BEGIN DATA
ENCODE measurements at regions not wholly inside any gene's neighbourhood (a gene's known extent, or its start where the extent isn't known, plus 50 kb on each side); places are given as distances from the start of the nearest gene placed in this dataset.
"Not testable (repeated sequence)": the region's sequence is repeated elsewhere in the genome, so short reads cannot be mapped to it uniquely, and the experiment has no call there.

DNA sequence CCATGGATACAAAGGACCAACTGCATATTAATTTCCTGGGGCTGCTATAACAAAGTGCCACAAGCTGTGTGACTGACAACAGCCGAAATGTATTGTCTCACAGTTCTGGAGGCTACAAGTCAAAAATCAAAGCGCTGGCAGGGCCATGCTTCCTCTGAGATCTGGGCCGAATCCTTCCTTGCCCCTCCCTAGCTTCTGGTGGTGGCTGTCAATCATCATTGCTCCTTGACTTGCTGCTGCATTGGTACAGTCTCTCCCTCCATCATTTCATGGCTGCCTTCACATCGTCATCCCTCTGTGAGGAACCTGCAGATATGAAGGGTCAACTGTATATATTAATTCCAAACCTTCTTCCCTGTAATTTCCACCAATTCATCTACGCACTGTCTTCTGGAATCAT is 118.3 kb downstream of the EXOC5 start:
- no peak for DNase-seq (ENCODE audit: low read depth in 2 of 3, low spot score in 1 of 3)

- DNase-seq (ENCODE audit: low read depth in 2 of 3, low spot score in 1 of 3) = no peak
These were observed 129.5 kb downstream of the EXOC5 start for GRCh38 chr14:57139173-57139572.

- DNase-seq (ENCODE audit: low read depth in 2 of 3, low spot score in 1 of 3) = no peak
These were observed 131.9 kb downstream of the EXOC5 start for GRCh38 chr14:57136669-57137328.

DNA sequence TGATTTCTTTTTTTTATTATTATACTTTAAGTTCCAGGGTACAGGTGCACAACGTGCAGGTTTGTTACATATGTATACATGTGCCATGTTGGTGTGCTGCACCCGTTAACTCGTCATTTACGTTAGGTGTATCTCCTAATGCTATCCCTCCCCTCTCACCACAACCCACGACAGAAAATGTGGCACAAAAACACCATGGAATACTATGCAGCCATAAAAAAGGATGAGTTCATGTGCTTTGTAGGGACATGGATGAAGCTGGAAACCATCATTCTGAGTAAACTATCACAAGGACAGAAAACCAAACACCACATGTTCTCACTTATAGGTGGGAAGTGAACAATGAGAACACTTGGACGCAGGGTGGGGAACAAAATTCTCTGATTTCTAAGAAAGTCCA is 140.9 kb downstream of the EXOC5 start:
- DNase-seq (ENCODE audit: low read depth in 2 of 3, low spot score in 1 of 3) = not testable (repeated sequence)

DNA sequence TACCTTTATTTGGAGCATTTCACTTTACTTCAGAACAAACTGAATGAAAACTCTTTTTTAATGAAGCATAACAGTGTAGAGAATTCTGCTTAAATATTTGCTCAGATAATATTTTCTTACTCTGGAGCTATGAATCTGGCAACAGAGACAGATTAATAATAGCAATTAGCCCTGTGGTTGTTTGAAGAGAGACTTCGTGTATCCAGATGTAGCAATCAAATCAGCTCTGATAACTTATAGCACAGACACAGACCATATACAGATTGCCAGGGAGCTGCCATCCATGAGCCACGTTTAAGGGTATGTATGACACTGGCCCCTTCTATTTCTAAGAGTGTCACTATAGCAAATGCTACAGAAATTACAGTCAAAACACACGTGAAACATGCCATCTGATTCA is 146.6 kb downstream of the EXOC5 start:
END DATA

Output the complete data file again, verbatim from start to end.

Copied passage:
ENCODE measurements at regions not wholly inside any gene's neighbourhood (a gene's known extent, or its start where the extent isn't known, plus 50 kb on each side); places are given as distances from the start of the nearest gene placed in this dataset.
"Not testable (repeated sequence)": the region's sequence is repeated elsewhere in the genome, so short reads cannot be mapped to it uniquely, and the experiment has no call there.

DNA sequence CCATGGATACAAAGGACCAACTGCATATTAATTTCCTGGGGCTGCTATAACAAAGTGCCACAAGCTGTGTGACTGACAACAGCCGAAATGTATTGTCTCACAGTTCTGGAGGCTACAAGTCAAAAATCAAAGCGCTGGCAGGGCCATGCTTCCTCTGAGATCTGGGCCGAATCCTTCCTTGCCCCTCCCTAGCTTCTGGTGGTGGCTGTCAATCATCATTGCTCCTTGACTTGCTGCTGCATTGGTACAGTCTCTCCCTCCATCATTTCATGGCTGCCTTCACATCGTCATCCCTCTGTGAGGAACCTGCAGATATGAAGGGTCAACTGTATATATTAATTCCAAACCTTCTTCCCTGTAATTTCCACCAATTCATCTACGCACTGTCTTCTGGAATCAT is 118.3 kb downstream of the EXOC5 start:
- no peak for DNase-seq (ENCODE audit: low read depth in 2 of 3, low spot score in 1 of 3)

- DNase-seq (ENCODE audit: low read depth in 2 of 3, low spot score in 1 of 3) = no peak
These were observed 129.5 kb downstream of the EXOC5 start for GRCh38 chr14:57139173-57139572.

- DNase-seq (ENCODE audit: low read depth in 2 of 3, low spot score in 1 of 3) = no peak
These were observed 131.9 kb downstream of the EXOC5 start for GRCh38 chr14:57136669-57137328.

DNA sequence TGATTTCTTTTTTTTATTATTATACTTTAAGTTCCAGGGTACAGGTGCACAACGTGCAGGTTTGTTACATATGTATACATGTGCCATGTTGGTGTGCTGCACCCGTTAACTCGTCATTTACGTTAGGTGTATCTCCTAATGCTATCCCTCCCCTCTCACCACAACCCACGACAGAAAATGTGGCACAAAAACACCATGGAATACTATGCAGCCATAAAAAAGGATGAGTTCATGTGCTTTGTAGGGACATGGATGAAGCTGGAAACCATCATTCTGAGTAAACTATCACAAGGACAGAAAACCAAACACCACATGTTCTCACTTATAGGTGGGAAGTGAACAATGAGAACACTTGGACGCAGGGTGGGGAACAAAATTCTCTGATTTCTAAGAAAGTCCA is 140.9 kb downstream of the EXOC5 start:
- DNase-seq (ENCODE audit: low read depth in 2 of 3, low spot score in 1 of 3) = not testable (repeated sequence)

DNA sequence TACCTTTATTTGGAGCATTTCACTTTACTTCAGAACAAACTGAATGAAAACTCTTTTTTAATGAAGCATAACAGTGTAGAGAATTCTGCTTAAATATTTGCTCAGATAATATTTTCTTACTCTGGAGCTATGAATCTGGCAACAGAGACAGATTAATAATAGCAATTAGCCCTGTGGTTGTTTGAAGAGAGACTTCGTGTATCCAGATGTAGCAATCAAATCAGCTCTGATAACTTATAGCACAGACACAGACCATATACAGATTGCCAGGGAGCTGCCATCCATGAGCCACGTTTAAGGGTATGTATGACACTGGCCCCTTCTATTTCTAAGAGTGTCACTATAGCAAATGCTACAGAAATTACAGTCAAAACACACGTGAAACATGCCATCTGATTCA is 146.6 kb downstream of the EXOC5 start: